The Legends of Laurel Canyon
1001 Albums You Must Hear Before You Die
It’s So Hard To Tell Who’s Going To Love You The Best
Transfiguration of Vincent
Christmas in the Heart
Glitter and Doom Live
Let It Roll: The Best of George Harrison
Secret, Profane & Sugarcane
Playing for Change
My wife, who is younger than I am and a music fan like I am, sometimes refers to me as a hippie. She says this to exaggerate our age differences, and to point out that we are from different generations, as if we were decades apart (As a point of fact, she was born six years, nine months and seven days after me, but who’s counting?).
In a sense, I can understand her point, because a lot happened in those six-plus years. For example, I can remember Beatlemania, but she wasn’t born until after “Help!” was released. Although I was much too young to be a hippie, I identified with the youth movement, especially the music, while her point of reference usually dates back no further than the Clash. I may have only been seven years old during the ‘Summer of Love’, but that didn’t stop me from buying love beads and bell-bottom jeans (My Dad made me return the love beads). That is why I anticipated watching “The Legends of Laurel Canyon,” while she remained skeptical.
As it turns out, I am very happy to report that she enjoyed this documentary as much as I did. For me, it reaffirmed my love for what I already knew, but for her, it was revelatory. The story begins with theories regarding how the circumstances surrounding the Kennedy assassination led the youth of the time to become skeptical of the older generation, and provided the impetus for Beatlemania as a means of rejecting the status quo. By leading us through Dylan’s influence on folk music, it follows Stephen Stills and a few other key players as they settle in Laurel Canyon and form bands that emulated both the Beatles and Dylan. The Byrds and Buffalo Springfield were first, and a scene developed around clubs like the Whiskey a Go-Go and the Troubadour. Along the way, we meet the Mamas and the Papas, Joni Mitchell and others, and through their collective work, we discover a generation defined by its pursuit of intelligence, self-awareness, curiosity and sensuality.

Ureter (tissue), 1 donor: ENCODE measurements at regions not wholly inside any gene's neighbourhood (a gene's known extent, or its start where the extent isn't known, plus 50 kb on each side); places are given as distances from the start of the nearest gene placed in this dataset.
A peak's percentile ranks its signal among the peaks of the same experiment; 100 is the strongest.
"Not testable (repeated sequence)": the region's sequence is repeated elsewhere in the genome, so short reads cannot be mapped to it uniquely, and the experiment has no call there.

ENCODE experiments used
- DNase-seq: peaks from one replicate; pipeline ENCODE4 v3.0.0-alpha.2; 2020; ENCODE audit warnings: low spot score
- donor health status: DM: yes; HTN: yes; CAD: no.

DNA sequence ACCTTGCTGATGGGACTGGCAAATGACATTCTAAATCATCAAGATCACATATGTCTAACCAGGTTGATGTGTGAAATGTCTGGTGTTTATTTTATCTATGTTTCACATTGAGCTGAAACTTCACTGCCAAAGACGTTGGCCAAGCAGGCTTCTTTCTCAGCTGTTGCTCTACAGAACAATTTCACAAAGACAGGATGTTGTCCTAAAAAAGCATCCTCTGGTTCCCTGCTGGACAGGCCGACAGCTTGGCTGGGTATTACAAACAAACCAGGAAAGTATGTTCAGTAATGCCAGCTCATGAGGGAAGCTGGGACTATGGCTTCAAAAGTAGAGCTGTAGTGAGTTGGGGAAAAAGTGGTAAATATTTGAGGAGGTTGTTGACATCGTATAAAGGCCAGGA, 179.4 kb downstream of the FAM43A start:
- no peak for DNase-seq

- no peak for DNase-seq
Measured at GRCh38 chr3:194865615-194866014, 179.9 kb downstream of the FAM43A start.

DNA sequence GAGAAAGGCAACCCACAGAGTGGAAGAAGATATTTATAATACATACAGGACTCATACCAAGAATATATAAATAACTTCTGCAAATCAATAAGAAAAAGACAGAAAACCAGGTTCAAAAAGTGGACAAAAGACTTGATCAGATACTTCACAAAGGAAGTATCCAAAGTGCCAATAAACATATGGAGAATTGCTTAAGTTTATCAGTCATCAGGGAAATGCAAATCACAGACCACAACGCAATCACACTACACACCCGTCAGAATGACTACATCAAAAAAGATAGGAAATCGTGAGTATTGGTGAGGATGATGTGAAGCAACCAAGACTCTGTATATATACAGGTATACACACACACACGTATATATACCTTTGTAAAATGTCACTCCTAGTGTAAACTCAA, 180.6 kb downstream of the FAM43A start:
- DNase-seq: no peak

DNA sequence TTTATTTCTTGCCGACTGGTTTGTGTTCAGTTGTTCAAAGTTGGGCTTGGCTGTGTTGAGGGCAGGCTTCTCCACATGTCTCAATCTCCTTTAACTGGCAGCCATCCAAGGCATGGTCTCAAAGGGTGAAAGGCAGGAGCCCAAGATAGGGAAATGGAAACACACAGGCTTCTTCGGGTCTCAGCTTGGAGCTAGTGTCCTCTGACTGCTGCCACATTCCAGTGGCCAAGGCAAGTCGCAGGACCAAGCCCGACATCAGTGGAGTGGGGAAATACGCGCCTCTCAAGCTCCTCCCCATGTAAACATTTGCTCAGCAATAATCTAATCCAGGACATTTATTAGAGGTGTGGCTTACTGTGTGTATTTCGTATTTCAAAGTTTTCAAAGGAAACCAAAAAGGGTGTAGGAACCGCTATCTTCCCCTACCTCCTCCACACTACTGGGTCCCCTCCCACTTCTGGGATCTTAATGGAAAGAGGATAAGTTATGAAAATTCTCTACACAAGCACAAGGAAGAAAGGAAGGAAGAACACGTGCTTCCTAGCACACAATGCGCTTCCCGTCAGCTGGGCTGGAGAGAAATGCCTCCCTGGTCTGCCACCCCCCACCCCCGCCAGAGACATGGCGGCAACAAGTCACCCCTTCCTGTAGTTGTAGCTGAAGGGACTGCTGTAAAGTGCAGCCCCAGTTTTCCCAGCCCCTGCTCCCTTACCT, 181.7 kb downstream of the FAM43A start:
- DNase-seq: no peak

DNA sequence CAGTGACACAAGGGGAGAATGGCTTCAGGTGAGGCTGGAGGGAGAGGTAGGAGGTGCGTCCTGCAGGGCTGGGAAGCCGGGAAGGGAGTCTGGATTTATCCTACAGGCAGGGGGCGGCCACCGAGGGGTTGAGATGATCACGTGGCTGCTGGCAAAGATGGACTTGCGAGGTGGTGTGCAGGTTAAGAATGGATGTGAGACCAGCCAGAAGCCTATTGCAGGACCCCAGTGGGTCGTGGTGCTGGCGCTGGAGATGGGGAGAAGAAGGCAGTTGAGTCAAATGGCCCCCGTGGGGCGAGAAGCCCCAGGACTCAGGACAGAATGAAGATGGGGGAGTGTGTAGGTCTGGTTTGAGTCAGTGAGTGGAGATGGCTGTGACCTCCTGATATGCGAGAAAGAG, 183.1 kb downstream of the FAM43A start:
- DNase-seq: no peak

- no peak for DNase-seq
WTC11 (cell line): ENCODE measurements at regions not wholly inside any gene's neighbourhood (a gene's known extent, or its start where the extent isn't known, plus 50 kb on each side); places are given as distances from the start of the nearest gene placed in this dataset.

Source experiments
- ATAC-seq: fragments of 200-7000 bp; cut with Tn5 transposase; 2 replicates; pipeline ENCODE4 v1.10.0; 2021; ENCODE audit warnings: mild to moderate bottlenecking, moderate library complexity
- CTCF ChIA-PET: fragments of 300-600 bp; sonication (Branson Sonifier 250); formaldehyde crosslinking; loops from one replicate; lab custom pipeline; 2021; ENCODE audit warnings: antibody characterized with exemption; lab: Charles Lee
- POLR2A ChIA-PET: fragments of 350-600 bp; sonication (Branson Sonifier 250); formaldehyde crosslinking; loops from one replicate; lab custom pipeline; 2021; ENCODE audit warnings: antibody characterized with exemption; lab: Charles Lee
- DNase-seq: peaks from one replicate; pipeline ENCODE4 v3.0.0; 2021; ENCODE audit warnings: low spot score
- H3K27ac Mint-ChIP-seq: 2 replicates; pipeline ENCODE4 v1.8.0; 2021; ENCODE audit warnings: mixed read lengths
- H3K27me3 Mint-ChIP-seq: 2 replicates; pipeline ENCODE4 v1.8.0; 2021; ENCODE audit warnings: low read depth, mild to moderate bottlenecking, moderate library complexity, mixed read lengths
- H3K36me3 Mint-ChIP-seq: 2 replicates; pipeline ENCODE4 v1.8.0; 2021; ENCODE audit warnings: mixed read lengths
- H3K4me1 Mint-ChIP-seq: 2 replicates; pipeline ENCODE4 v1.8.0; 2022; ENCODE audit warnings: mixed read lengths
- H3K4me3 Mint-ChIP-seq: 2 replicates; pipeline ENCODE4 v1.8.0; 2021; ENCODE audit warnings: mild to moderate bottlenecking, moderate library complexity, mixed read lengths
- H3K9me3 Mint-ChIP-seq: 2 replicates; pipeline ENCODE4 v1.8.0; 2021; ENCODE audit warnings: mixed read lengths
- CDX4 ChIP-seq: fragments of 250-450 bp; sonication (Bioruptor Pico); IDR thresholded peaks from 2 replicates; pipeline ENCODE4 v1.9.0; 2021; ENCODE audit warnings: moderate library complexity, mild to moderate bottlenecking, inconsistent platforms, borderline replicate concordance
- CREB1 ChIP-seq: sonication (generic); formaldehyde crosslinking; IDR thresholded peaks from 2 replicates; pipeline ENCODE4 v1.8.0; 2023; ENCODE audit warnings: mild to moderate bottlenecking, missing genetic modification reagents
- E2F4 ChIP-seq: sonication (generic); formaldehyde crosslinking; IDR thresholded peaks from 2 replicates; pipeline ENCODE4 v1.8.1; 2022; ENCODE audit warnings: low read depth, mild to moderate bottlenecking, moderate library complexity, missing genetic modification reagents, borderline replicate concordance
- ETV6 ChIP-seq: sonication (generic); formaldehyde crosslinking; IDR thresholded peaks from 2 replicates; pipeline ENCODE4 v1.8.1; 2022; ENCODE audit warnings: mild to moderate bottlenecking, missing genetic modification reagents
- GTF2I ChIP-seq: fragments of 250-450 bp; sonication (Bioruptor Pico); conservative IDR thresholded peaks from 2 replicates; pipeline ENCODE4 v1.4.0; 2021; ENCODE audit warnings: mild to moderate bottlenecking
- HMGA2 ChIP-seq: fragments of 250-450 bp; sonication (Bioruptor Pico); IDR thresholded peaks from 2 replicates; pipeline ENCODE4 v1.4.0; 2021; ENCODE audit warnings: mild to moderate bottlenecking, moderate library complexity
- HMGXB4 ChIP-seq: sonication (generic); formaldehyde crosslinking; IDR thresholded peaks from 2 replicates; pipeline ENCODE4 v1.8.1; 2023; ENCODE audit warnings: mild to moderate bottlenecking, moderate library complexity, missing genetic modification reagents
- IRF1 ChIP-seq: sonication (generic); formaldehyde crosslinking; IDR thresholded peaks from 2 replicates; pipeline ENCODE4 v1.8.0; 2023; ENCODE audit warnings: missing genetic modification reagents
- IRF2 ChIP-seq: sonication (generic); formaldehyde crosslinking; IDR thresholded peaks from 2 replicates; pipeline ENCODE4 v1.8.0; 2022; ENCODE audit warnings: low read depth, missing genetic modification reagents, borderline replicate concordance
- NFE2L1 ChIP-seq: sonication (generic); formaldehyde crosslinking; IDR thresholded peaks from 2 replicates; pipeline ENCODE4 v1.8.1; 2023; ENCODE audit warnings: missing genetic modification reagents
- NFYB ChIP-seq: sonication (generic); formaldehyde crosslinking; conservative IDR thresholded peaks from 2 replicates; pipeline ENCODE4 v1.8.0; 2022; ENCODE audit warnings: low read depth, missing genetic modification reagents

Before I go too much further, I should point out that this documentary could be subtitled “Stephen Stills and his Influence on the California Culture of the Sixties.” Stills is by far the primary focus of this story, and it is his music that provides much of the soundtrack. The footage covering the birth of Crosby, Stills and Nash is revelatory and beautiful, covering details that I had not previously known. It also allows the story to move smoothly from the highs of Woodstock, to the subsequent lows of the Manson murders and the Kent Sate shootings.
Back then, there was a phrase about never trusting anyone over thirty. Now that I’m 51, I have a different perspective on that axiom. I still identify strongly with this music, as if it were frozen in amber while I continued to age. In a sense, that is true, and happily, I believe the same is now true for my wife. Maybe I’ve become entirely too old, but I’d prefer to think that our time has come, and this music lives on in the spirit of all the people who experienced it firsthand when it happened, as well as those who are just now discovering its essence. As I reread this paragraph, I recognize that I need to confess to something after all: OK, so I’m a hippie.